Lincoln Co Pound Manager Threatens to Kill Up to 100 Cats for Convenience

Tipped over in his carrier for a photo, this cat is listed as an adoptable pet by the Lincoln Co pound on Petpoint.

Tipped over in his carrier for a photo, this cat is listed as an adoptable pet by the Lincoln Co pound on Petango.

On Wednesday, David Workman, the manager at the long troubled Lincoln Co pound in NC, issued a public threat to kill up to 100 cats if they didn’t get adopted by Friday. The pound had 184 cats on Wednesday.

Workman wanted the media to know that killing is a last resort, which totally jives with giving the public less than 2 days notice to adopt 100 cats. And that hey, you know what? – there actually is a sad in this story:

[N]one of the employees enjoy doing that process [of killing animals] so that is the most unfortunate thing about it.

Most unfortunate thing. Not the mountain of dead pets who had the right to live but fell victim to pound workers who fail to do their jobs. The staff at the Lincoln Co pound won’t enjoy killing 100 cats. *sniff* Gosh, that is truly tragic.

Also:

Workman added that overpopulation can be avoided if families just remembered to get their cats spayed or neutered.

Pet overpopulation is a myth. But even if it was real, it does not give shelters the right to kill pets. And most owners neuter their pets. The reason that some don’t is not because they freaking forgot. It’s because they can’t afford it, do not have (or know about) low cost spay-neuter clinics in their area and/or lack transportation for the pet to and from the clinic. And since spay-neuter is not magic, the Lincoln Co pound would do well do start addressing its actual problems and stop blaming the public for its failings.

You know what I’ve heard is an enjoyable thing at animal shelters? Getting all the healthy/treatable pets out alive. The most unfortunate thing is that Lincoln Co seems content to operate in the dark ages.

(Thanks Arlene for the link.)

Mass Cat Killing Threatened in Indianapolis Pound

Vaccination is the name of the game when it comes to preventing and minimizing outbreaks of panleukopenia in shelter cats.  Some takeaways from the Koret Shelter Medicine Program info sheet on panleukopenia:

Kittens are at highest risk for this disease, and adult cats with current vaccinations are at very low risk.

[...]

Vaccination for panleukopenia is highly effective if performed correctly.

[...]

All cats 4-5 weeks of age and older should receive a modified live panleukopenia vaccine immediately upon shelter entry[.]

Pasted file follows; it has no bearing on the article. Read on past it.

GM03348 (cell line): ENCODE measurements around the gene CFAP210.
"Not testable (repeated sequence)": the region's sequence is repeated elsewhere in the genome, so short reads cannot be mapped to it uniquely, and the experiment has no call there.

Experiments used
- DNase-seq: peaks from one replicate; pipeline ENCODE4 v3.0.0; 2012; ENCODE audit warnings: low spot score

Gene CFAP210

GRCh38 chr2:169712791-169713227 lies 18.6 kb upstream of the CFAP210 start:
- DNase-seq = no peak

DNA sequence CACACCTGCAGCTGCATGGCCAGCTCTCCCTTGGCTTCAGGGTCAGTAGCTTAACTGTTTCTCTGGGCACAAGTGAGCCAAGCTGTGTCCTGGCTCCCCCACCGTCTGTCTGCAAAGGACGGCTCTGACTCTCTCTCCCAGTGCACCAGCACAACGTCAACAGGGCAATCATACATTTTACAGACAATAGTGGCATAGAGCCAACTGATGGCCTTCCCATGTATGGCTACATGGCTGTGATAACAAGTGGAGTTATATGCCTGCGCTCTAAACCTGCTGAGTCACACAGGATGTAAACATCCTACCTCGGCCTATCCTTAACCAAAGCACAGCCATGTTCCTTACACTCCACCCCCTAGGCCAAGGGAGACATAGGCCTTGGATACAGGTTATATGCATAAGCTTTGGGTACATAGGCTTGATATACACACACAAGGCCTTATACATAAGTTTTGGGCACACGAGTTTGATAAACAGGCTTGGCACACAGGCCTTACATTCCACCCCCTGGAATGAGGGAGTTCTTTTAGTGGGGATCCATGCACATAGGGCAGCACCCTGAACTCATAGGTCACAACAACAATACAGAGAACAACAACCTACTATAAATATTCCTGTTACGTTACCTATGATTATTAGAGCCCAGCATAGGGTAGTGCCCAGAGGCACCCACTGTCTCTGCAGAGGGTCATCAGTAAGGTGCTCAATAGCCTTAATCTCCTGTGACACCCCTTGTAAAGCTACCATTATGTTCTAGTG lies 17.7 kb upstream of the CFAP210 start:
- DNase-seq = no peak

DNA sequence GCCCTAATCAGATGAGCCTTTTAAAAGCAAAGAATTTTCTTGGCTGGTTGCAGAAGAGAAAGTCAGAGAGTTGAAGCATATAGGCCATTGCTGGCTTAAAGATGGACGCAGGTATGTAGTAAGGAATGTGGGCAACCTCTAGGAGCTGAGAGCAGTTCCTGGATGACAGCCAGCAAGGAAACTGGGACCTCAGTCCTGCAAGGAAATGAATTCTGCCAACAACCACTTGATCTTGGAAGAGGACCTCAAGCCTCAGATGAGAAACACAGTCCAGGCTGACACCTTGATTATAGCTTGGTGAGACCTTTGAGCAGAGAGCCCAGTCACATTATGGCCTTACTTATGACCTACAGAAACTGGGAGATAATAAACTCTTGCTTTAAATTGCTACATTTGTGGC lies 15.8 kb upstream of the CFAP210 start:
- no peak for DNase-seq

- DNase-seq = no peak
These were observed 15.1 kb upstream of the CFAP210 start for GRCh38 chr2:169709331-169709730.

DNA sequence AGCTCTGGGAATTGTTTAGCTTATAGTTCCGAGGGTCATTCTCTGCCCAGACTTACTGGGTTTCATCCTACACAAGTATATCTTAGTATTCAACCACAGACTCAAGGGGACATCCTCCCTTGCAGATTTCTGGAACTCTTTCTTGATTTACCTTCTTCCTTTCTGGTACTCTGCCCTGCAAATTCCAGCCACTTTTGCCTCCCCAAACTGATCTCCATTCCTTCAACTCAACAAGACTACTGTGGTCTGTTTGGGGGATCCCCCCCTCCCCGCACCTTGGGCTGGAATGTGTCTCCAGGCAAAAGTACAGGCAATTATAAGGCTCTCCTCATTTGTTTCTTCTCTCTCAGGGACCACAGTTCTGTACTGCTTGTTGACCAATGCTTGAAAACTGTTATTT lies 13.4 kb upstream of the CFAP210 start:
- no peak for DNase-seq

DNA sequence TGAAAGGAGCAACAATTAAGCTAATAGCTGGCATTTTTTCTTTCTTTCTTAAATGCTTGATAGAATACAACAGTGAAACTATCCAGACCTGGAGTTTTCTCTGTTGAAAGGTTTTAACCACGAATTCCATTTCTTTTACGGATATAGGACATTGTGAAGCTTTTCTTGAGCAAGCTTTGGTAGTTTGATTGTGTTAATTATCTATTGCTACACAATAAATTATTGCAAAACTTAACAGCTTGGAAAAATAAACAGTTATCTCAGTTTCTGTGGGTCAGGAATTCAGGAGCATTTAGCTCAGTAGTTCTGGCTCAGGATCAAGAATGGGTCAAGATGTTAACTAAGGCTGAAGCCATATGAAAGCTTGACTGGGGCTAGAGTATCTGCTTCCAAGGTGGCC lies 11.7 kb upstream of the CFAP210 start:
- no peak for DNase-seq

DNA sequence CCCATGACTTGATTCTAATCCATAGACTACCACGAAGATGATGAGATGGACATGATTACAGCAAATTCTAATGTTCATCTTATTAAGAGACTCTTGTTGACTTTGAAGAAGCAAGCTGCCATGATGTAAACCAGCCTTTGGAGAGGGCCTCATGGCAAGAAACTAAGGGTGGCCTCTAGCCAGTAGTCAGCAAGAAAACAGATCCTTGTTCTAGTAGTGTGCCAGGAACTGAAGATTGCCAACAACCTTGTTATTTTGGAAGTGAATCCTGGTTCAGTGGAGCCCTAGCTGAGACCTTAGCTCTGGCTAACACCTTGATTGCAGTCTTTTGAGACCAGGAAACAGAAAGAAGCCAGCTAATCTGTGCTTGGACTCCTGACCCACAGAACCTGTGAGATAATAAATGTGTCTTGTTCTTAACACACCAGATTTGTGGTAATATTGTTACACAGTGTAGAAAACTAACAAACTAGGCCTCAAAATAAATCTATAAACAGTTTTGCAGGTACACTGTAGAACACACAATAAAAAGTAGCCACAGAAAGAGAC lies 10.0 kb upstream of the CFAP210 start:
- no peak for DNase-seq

In addition to vaccination upon intake, shelters must follow appropriate cleaning protocols and housing requirements for all cats in order to prevent and minimize panleukopenia outbreaks. During an outbreak, Koret’s recommendations include:

  • Quarantine and isolate all at-risk cats for [the virus's incubation period of] 14 days.
  • Minimize foster kitten return and place new intakes into non-contaminated rooms.

Indianapolis Animal Care and Control is currently facing an outbreak of panleukopenia. Last week the pound killed 20 cats in response to the outbreak and announced that 80 more would be killed. Dawn Contos, the pound’s community outreach coordinator, told the media that the public is being asked not to drop off cats in need for the next 2 weeks. Any cats who are brought to the pound will be killed.

When asked about how the outbreak could have been prevented, Ms. Contos told WTHR:

“I don’t know that a vet could have prevented this. Honestly, what prevents panleukopenia is vaccinating your cats.”

She doesn’t know whether a vet could have prevented the outbreak. Because Indianapolis ACC doesn’t have one. The position, along with that of director, has been vacant almost all year. So in the absence of a leadership team, I guess the plan is kill every cat in the place and let the flying spaghetti monster sort them out.

She’s right on the vaccination issue though. So totally right. Although I notice she terms it as “your cats”, implying the so-called irresponsible public is at fault, when the cats currently at the shelter are in effect your cats, Ms. Contos. Taxpayers pay you and the rest of the staff to shelter them and protect them from harm.  And the question must be asked, have you been vaccinating your cats per standard shelter protocols? Because if you have, there is no reason to worry about your adult cats – they are protected. In addition, some of your cats have likely already been vaccinated by their previous owners – so they are protected even if you have failed in your duties. And your kittens can safely be quarantined and monitored for symptoms.  There is simply no need for a mass killing, whatever the case.

As often happens when these stories make it to the media, the irresponsible public immediately stepped up to save lives:

Several animal shelter and rescue organizations have worked to save more than 100 cats from what they considered unnecessary death at Indianapolis Animal Care and Control[.]

So while the Indianapolis pound continues to flail without a director or veterinarian, the public continues to work hard, trying to do the staff’s jobs for them, even as the pound spokesman attempts to foist blame on the very people networking, donating, fostering, and adopting.

IACC – your cats are alive today and safe in the care of the public.  You’re welcome.  But you’ll be taking in more cats, since that’s what taxpayers pay you to do.  Will you start doing your jobs now?

(Thank you Clarice for the links.)

SC Pound Policy: Take Newborn Kittens Away from Nursing Mothers and Kill Them

Mama cat and newborn kittens, saved by a member of the public.  Because kittens.  (photo by Casey post)

Mama cat and newborn kittens, saved by a member of the public in Ohio. Because kittens. (photo by Casey Post)